France clinches historic €17bn deal with UAE for warplanes, helicopters

·2 min read

The United Arab Emirates has signed a contract to purchase 80 French-made Rafale fighter jets and 12 military helicopters – the largest overseas sale of the warplane since it entered into service in 2004. Agreed during President Emmanuel Macron's visit to the region Friday, the deal further deepens economic and political ties between the two allies.

The UAE is one of the French defence industry's biggest customers, also ordering 12 Caracal military transport helicopters, the French presidency said in a statement.

"This is an outcome of the strategic partnership between the two countries, consolidating their capacity to act together for their autonomy and security," it said.

French Defence Minister Florence Parly called the agreement "historic", adding that it contributed "directly to regional stability".

The planes, which are still undergoing a €2 billion development programme, will be delivered from 2027.

The agreement was signed by Rafale manufacturer Dassault Aviation as Macron held talks with Abu Dhabi Crown Prince Mohammed bin Zayed al-Nahyan on the first day of his two-day visit to the Gulf.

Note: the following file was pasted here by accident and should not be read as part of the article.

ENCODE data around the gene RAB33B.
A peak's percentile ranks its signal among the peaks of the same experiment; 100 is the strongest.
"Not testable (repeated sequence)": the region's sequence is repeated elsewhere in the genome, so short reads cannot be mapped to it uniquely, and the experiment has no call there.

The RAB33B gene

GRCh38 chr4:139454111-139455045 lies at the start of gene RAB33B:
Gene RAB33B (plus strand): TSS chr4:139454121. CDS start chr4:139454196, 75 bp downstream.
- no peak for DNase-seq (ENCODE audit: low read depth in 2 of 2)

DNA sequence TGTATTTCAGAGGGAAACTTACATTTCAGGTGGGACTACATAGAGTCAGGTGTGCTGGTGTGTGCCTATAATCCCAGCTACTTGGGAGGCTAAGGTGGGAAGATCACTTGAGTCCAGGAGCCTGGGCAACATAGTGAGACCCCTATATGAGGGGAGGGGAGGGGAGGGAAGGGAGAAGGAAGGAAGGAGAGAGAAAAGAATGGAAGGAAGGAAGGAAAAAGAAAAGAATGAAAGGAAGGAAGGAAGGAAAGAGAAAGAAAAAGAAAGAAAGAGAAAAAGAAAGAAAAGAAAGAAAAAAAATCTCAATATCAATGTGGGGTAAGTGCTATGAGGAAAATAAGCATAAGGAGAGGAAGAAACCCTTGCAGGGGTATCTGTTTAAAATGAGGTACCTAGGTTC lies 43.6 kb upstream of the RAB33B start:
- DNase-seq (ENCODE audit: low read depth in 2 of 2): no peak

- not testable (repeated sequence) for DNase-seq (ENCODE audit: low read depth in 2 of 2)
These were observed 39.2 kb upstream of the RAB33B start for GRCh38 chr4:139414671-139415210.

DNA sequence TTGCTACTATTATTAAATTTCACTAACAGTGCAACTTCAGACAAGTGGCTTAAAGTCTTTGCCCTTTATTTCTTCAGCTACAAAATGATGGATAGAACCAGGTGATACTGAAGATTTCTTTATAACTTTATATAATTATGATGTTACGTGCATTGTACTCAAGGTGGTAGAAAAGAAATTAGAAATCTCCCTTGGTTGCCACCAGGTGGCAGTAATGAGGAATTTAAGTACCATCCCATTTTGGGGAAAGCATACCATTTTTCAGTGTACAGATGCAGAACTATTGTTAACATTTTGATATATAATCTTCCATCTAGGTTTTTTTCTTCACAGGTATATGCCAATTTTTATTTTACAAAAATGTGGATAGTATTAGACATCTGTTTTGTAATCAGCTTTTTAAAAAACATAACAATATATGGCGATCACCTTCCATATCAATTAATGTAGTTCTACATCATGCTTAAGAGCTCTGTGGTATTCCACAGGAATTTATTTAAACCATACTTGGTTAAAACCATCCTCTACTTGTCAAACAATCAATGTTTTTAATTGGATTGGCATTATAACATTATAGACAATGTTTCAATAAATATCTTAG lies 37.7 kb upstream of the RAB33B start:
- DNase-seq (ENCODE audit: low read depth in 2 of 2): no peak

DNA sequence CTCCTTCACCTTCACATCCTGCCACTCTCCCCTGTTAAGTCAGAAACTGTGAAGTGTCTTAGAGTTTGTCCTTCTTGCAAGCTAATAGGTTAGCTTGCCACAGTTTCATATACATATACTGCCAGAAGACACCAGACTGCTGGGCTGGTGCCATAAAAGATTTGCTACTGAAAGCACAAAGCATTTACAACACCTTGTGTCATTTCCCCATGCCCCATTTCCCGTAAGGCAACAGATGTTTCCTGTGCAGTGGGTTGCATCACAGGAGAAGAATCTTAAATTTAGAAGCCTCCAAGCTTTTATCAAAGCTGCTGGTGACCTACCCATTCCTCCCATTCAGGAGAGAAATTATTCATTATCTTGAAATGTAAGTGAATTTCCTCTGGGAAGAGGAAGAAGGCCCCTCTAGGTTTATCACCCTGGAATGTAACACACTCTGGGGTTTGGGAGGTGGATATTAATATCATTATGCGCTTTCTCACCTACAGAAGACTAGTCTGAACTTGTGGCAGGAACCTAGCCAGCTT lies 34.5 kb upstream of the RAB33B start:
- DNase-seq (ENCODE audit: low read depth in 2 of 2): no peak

Shares in Dassault Aviation SA rose by more than 9 percent following the announcement.

On-off negotiations

Negotiations for the Rafale fighter jets began more than a decade ago, with Abu Dhabi publicly rebuffing France’s offer to supply 60 planes in 2011 as “uncompetitive and unworkable”.

Abu Dhabi already has French-built Mirage 2000 warplanes.

The Rafale has since made a breakthrough on the international market, despite competition from the US and other European manufacturers. It now has six foreign clients including Qatar and India, which have bought 36 each, Egypt (54), Greece (18) and Croatia (12).

Defence sources say the Rafale would replace the Mirage fleet but is unlikely to displace the American F-35 as the UAE continues to hedge its security with two major suppliers, France and the United States.

France's fifth biggest customer

The UAE was already the French defence industry's fifth biggest customer, spending €4.7 billion between 2011 and 2020, according to a parliamentary report.

Paris has a permanent military base in the Emirati capital.

France has faced increasing pressure to review its sales because of concerns its warplanes are being used against civilians in the conflict in Yemen.

"France is going ahead with these sales despite the UAE playing a leading role in the atrocity-marred military operations led by the Saudi-led coalition in Yemen," Human Rights Watch said in a statement.

"The French president should denounce the human rights violations in these three countries."

Macron’s visit to the UAE is part of a two-day trip to the Gulf that includes stops in Qatar and Saudi Arabia.

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